About one-third of respondents said they receive more than 10 requests a year to pitch for free.

The study also found that the average number of agencies invited to participate in a free pitch is six, while this number drops to three in a paid pitch.

The results found that the public sector asked for free pitches more often than the private sector with 40% of respondents saying they had received more free pitch requests from public sector organisations.

This should not be the case in South Africa, where the Association For Communication and Advertising and GCIS (Government Communications), has issued Best Practise Guidelines For the Procurement of Marketing, Advertising & PR Services which explicitly discourage government bodies from requesting free pitching, says Harwood.

Unfortunately similar research has not been done in South Africa.

"In SA we have never done the research. If we had the data we could explain to clients what they are doing to industry when they take what they can," says Wapnik.

What needs to happen?

Blyth makes a number of suggestions to put an end to free pitching. This includes positioning think as an independent body and giving it some teeth to govern. It would also help to introduce standard pitch terms and conditions and educate designers before they enter the industry.

He also suggests that media commentators need to lose their ambivalence towards free pitching and more senior practitioners are needed in leadership roles

It is also vital to educate clients to recognise the value of authenticity and uniqueness. "Clients have a responsibility to the industry to ensure this behaviour is not perpetuated," says Blyth. "They get charged for it, one way or the other."

Never pitch again

Espial's Kruger, who is not a member of think, offered an alternative viewpoint.

"I don't get paid for pitching. The way I get round it is not to pitch at all," he says.

He offers tips on never pitching again which includes finding a source of endless projects; making a list of accounts you want and going for them - choose an area of expertise; saying no to unsolicited requests for pitching; not playing outside your league; creating word of mouth; changing your status with clients to that of trusted advisor; and attaining GOD status - Game Over Dominance.

"I get paid every time with a consulting fee," he says.

The successes

Harwood says that in two years they have had phenomenal success which has saved the industry and economy huge amounts of money.

He mentions the SAA national tender for marketing services as a success story. They called for a creative pitch, but think stepped in and persuaded the airline to drop the pitch idea.

They had similar success with FIFA and Rand Water, and "20 to 30 other cases", he says.

"From an HKLM point of view we have seen the request for free creative pitches dramatically decline over the past two years," he adds.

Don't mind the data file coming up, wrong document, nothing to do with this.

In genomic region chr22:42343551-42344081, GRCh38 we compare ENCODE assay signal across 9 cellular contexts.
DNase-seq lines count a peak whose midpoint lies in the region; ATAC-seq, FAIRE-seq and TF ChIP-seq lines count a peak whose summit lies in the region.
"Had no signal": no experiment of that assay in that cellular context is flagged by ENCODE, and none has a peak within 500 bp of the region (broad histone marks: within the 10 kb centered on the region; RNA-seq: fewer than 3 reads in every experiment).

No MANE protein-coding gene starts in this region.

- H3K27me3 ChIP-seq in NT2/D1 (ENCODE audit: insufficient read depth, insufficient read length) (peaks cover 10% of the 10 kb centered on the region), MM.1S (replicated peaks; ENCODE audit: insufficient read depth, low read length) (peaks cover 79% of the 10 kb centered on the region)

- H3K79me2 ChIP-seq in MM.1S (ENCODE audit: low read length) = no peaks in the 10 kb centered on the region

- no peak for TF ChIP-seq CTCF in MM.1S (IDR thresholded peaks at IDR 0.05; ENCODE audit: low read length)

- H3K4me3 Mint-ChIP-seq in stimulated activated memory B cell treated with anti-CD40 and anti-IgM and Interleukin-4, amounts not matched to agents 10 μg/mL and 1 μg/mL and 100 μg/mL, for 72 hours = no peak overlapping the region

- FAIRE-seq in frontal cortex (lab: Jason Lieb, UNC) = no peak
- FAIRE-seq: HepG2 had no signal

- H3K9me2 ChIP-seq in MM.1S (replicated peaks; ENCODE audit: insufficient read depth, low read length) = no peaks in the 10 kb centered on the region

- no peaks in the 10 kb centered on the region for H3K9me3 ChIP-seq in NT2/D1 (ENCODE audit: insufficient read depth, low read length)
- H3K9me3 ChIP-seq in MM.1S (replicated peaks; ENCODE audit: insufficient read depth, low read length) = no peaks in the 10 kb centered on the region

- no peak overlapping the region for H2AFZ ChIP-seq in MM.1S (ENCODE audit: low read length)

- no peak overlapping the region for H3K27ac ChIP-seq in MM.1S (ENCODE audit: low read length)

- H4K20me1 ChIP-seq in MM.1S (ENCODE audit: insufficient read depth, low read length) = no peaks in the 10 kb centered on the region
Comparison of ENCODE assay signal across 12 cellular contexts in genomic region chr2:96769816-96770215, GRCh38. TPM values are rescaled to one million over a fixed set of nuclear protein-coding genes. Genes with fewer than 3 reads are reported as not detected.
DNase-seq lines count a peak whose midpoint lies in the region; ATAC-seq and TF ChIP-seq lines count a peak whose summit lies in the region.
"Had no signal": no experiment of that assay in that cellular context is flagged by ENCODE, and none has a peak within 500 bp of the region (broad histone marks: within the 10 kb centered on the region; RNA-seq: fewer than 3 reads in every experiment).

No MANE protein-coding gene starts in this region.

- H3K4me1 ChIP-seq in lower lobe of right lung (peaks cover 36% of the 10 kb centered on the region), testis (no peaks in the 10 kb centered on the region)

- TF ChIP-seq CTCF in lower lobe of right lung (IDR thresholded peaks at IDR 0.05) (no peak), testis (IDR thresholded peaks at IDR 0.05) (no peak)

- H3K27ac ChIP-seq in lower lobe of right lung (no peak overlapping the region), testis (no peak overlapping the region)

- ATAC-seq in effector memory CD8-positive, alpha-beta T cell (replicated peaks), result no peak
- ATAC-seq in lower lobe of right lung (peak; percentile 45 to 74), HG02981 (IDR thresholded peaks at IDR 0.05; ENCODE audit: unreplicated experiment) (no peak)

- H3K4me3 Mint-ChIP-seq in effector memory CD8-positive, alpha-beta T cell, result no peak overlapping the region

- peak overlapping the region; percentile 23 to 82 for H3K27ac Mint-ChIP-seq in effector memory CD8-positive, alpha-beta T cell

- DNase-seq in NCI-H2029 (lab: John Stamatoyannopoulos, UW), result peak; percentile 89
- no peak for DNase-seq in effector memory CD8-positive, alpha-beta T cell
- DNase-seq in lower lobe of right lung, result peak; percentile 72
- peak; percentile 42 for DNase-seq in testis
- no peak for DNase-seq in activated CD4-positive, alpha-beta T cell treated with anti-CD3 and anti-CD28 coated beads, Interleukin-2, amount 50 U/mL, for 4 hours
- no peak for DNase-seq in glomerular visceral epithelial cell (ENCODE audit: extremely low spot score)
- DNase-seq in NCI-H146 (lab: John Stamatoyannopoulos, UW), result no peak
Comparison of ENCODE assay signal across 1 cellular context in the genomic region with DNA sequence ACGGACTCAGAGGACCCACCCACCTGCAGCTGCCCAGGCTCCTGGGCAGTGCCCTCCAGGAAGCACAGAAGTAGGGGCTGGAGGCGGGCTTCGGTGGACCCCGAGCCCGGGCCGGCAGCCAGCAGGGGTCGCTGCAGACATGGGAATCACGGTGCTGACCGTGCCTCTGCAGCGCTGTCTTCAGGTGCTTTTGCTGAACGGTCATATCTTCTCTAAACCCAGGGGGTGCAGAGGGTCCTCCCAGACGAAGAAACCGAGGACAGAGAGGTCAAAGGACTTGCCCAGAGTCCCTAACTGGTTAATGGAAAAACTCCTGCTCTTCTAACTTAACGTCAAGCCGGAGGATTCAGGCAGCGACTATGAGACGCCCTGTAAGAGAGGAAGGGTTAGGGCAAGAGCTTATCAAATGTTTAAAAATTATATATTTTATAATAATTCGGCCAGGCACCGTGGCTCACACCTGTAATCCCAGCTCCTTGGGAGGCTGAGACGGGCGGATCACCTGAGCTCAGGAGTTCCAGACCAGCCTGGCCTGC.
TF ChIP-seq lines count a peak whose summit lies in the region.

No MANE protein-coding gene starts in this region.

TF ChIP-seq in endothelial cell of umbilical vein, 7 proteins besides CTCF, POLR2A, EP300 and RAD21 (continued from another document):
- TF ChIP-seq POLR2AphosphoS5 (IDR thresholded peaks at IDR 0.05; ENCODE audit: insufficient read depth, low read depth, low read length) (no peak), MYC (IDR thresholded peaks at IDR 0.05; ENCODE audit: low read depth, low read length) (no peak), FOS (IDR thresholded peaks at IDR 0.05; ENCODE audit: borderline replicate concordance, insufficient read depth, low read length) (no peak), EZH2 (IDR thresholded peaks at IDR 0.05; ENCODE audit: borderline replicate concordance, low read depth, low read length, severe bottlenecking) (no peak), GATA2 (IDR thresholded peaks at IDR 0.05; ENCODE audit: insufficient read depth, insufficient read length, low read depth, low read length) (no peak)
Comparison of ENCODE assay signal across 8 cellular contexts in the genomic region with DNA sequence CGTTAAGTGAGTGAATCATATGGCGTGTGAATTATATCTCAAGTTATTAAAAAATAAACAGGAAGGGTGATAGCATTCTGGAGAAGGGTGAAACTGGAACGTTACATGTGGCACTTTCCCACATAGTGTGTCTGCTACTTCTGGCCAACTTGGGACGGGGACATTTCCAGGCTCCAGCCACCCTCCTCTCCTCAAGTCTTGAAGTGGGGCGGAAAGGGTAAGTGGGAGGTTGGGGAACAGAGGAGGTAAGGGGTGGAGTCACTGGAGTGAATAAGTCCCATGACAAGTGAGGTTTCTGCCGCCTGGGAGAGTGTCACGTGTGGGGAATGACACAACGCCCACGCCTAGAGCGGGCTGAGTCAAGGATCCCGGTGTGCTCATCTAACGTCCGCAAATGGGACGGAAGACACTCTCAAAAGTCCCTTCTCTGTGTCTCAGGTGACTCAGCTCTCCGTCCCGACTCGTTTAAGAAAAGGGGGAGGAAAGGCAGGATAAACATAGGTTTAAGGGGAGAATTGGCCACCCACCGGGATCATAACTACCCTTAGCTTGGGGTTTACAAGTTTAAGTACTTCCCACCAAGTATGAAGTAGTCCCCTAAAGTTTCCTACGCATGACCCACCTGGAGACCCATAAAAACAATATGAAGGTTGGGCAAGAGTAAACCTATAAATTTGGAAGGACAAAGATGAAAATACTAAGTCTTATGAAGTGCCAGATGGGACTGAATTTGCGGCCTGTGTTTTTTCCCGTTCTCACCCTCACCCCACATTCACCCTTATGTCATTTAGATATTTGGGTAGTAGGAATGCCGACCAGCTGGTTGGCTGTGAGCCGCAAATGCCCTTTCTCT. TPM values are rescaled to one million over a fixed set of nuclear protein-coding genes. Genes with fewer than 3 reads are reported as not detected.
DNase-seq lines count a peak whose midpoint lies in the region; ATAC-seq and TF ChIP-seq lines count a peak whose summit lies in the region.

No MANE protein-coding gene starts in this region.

"We see potential clients increasingly requesting credential pitches and on the odd occasion where a client requests a creative pitch, remuneration is now being offered for time spent. When the successful agency is awarded the project a new fee is negotiated in order to purchase the intellectual capital."

He says: "When we explain our stance and suggest an alternative response, seven out of 10 agree, two out of 10 insist on a pitch with remuneration, and one out of 10 want a free pitch, and we walk away.

Harwood also quoted Ashantha Armagram and Nathan Reddy of Grid, who told him: "Our view is that we are definitely against free pitching. At the start it was difficult to abide by and tempting as we did not have a huge volume of work and we felt that we were losing opportunities.

"Now that the business has grown, our stance has earned us more respect and credibility. We have been protected by this policy and it has set relationships straight with clients from the very beginning."

Questions left unanswered

The open debate following the four formal presentations presented some tricky questions.

One if the issues raised was who owns the work presented if a client pays for the pitch.

Wapnik suggested this should be negotiated upfront before pitching.

There was also come concern that outlawing free pitches would prevent new players from entering the industry and competing with the well established players.

Can small agencies compete against the big boys? Or do they need to participate in free pitches to get a foot in the door.

Harwood believes that as a small agency you'll gain more respect if you stick to your principles.

Wapnik adds: "The difference between having an okay business and having a great business is the need to take some of these hard decisions. In the long-term it pays off."

And what should you be paid for a pitch? Technically a client could pay you R100 and it would no longer be a free pitch. The consensus seemed to be that you should be paid for the time spent doing the work, and this should not include the client buying the rights to the intellectual property.

Kruger argued that you should charge a percentage of the account, while it was also suggested - although not everyone agreed - that the fee should be linked to the client's size.

Another issue raised was whether an eight man agency pitching for the same work as a 40 man agency should get paid the same fee?

Harwood's advice: "You should look at the unique situation and offer a solution. That's the ideal."